What would you do if you see an aggressor hit a participant of your church program?
During Mass last Sunday, a member of the Philadelphia Cathedral Basilica of Saints Peter and Paul, came to the front to read scriptures as part of the mass tradition.
She finished reading and left the podium. As she walked toward her pew, she saw an intimidating woman in the aisle and felt there was going to be trouble. As the victim passed by the woman, the woman struck her twice in the face with solid back-handed fist blows.
The audience and staff all froze. The attacker simply walked out of the church.
Police found and arrested the attacker; then were instructed to let her go without charges.
The parish priest later said he would have intervened had he been there, while defending those present who were not comfortable getting into such things.
Watch the incident here. Share it with your team and talk through it.
Segment 1 of 3: Captures the scene prior to the attack LINK: https://youtu.be/bwBZ4LcS8hA
Segment 2 of 3: The attack. LINK: https://youtu.be/IPfYzj1UVJY
Segment 3 of 3: After. LINK: https://youtu.be/iWWkPRZieik. I shared this segment for 2 reasons;
ONE: Is it best to continue the service as if nothing happened? Sometimes. In this case (with an injured parishioner) it seems disrespectful to the victim.
TWO: Notice the fire extinguisher ready with its green tag. Like most, this church was ready for fire.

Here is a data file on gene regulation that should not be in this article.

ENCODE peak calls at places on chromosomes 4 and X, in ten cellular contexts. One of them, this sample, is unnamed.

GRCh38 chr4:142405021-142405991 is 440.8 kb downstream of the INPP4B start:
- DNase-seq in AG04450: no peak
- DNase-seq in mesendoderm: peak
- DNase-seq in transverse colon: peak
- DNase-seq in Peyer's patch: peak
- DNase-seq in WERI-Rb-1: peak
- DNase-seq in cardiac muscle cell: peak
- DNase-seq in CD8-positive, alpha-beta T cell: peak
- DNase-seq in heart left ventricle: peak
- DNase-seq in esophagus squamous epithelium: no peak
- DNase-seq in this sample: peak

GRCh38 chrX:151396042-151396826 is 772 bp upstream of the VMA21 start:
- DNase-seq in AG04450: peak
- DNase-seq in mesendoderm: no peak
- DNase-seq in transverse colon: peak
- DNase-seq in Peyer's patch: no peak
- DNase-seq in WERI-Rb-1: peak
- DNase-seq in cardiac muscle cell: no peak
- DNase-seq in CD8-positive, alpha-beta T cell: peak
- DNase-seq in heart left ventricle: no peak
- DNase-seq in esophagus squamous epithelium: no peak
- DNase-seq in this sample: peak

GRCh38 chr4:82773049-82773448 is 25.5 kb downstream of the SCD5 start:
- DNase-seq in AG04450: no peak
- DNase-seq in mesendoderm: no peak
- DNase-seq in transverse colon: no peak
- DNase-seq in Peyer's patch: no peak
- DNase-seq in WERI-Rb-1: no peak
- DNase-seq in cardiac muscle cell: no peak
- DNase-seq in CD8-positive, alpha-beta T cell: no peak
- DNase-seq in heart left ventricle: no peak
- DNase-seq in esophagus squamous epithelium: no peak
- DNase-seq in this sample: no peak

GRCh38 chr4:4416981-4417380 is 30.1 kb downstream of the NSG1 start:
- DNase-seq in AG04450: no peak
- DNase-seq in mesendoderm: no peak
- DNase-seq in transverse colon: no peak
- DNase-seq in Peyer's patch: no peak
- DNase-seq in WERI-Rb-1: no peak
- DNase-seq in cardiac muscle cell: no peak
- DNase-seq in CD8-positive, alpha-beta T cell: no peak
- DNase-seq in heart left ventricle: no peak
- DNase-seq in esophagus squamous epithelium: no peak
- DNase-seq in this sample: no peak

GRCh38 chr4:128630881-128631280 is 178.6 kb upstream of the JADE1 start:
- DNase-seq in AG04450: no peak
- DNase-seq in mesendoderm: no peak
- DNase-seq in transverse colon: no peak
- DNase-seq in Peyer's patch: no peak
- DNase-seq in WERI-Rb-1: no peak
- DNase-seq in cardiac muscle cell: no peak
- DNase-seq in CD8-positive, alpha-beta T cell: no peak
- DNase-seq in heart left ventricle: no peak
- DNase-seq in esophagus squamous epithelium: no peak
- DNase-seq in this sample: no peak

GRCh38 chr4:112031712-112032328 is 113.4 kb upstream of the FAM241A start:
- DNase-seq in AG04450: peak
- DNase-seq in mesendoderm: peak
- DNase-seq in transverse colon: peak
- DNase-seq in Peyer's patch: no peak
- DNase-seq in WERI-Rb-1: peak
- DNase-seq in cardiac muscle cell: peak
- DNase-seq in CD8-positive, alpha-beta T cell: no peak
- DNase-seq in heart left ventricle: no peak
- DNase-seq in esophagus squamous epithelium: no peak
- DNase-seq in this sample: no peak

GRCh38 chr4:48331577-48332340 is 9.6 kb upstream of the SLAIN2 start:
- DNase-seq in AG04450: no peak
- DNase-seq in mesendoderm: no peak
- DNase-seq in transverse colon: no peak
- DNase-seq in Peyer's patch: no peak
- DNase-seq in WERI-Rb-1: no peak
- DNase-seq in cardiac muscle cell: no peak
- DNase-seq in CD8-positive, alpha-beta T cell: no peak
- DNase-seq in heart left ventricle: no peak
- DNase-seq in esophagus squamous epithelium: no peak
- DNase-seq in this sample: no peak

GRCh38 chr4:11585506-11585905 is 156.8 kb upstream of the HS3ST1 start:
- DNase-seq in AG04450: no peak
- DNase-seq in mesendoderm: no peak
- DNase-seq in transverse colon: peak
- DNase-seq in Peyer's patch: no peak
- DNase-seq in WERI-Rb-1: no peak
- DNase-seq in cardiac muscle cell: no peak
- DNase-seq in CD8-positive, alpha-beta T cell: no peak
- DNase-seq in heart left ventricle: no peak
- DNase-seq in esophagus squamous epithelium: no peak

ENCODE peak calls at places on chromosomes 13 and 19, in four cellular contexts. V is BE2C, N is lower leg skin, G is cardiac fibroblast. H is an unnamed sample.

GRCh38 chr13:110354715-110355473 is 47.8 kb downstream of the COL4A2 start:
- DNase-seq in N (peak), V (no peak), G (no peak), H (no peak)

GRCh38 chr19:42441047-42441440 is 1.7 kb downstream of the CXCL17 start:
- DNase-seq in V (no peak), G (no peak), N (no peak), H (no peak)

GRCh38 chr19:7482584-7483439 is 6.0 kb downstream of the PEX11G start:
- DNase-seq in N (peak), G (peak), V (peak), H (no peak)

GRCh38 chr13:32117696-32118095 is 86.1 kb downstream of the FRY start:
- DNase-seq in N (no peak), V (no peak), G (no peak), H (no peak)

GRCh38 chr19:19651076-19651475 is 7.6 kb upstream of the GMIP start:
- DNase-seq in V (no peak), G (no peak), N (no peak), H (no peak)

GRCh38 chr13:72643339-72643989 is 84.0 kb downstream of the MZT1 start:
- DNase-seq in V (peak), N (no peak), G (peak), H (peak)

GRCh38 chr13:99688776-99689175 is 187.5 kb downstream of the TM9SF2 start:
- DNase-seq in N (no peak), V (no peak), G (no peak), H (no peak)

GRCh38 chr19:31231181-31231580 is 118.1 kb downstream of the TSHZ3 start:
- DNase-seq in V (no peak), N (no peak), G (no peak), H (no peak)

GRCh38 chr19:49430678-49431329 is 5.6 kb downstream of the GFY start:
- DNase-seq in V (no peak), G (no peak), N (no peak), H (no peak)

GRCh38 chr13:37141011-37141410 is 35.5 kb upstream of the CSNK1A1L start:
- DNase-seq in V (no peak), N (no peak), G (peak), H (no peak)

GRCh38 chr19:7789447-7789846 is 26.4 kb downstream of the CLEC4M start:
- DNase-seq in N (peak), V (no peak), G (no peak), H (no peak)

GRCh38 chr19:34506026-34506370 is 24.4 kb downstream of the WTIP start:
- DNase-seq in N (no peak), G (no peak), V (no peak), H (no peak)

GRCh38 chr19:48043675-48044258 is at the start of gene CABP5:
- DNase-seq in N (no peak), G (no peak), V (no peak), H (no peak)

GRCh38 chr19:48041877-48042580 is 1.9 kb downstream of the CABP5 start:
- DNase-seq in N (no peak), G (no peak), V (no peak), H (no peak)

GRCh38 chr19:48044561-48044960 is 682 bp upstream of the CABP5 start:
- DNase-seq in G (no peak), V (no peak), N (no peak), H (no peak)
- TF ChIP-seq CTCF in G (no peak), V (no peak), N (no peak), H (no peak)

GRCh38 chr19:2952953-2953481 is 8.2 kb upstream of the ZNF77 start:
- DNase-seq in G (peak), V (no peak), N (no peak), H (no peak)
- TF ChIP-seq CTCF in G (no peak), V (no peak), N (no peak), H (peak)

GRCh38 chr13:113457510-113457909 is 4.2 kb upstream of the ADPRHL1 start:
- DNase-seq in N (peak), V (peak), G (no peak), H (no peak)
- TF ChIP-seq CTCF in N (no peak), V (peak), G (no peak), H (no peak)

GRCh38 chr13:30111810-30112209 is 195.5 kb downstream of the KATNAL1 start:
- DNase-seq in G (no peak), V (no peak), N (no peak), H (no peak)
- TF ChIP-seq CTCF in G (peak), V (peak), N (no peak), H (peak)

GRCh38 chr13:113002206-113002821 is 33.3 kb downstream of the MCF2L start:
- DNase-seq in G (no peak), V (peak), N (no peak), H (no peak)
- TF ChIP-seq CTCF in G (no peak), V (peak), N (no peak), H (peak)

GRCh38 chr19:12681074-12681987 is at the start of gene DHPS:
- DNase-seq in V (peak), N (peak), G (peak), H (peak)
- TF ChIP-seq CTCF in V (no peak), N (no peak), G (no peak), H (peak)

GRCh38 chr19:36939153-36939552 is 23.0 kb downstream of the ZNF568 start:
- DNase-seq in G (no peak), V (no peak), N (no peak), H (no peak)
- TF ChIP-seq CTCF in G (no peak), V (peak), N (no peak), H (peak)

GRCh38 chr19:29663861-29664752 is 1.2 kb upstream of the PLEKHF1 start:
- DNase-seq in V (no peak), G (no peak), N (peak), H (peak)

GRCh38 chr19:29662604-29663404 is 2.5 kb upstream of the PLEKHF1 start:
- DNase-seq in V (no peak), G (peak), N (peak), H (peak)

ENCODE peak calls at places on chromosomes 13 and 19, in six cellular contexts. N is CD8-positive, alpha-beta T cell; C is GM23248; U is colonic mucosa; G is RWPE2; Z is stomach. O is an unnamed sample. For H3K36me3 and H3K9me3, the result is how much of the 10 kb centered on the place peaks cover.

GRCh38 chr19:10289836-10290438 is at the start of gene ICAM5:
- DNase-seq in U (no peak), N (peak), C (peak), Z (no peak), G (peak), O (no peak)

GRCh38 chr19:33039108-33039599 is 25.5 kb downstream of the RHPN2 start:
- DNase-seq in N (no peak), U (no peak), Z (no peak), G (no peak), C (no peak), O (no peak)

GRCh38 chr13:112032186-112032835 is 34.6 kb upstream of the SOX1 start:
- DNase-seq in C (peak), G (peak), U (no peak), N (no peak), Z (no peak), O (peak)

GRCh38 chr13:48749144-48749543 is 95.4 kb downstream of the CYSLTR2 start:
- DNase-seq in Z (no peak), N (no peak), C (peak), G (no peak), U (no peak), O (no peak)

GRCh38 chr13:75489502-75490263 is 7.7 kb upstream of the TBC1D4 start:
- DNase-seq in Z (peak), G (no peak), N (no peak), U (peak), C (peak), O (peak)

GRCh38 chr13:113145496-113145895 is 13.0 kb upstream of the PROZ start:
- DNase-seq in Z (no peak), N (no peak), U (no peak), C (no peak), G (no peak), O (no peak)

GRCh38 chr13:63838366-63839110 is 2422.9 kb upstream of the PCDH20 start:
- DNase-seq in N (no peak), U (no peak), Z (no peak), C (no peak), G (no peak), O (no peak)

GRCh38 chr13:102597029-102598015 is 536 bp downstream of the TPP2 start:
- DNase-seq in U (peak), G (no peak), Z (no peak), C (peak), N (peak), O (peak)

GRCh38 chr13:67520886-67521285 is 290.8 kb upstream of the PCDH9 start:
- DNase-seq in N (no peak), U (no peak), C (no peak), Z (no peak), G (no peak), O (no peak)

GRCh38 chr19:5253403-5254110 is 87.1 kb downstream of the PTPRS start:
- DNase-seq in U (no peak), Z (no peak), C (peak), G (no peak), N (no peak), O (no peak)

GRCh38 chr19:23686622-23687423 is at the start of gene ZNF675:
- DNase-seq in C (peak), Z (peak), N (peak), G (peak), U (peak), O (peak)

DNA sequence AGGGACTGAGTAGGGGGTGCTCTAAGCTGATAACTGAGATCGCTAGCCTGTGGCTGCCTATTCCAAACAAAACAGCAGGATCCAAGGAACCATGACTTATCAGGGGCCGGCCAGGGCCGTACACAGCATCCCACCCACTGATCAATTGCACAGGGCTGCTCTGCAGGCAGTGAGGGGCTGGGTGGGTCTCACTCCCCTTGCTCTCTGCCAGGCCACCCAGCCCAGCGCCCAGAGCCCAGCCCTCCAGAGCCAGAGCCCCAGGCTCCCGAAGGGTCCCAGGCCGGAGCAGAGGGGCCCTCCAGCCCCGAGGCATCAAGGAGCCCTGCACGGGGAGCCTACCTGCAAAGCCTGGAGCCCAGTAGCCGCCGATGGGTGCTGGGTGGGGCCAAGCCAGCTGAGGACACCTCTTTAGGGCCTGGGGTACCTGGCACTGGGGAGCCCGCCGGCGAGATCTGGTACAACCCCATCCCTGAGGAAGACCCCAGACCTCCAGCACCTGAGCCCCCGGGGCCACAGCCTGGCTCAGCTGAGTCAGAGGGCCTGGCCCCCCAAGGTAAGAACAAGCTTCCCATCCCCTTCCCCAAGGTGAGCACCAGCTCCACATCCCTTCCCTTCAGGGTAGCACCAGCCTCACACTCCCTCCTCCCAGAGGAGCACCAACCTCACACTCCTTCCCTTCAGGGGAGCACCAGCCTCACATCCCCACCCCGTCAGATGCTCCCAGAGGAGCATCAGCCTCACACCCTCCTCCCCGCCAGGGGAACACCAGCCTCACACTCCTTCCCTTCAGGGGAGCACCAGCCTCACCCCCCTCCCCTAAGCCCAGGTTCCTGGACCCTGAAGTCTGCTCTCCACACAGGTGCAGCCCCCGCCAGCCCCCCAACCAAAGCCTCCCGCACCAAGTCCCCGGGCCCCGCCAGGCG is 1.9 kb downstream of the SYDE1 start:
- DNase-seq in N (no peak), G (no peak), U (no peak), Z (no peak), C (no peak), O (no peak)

The Philadelphia Archbishop says the attack was “unacceptable … especially within the confines of a church building and during the celebration of the Holy Mass.”
Who’d have thought it possible?
Think About it
You thought it possible. That’s why you do what you do.
As for people not feeling comfortable; victims certainly don’t feel comfortable, but they have no choice in the matter.
Talk about pre-positioning of security volunteers. While attacks can (and sometimes do) take place anywhere in the building, the area around the stage is a hot zone. While an outside presence is critical, it is unlikely an outside presence would have prevented this attack.
Even if nobody could have prevented it, one of the most miserable things a victim can feel is that realization nobody is coming to rescue them. This victim had only the view and memory of a congregation stunned in their seats.
Don’t let your friends and family experience that.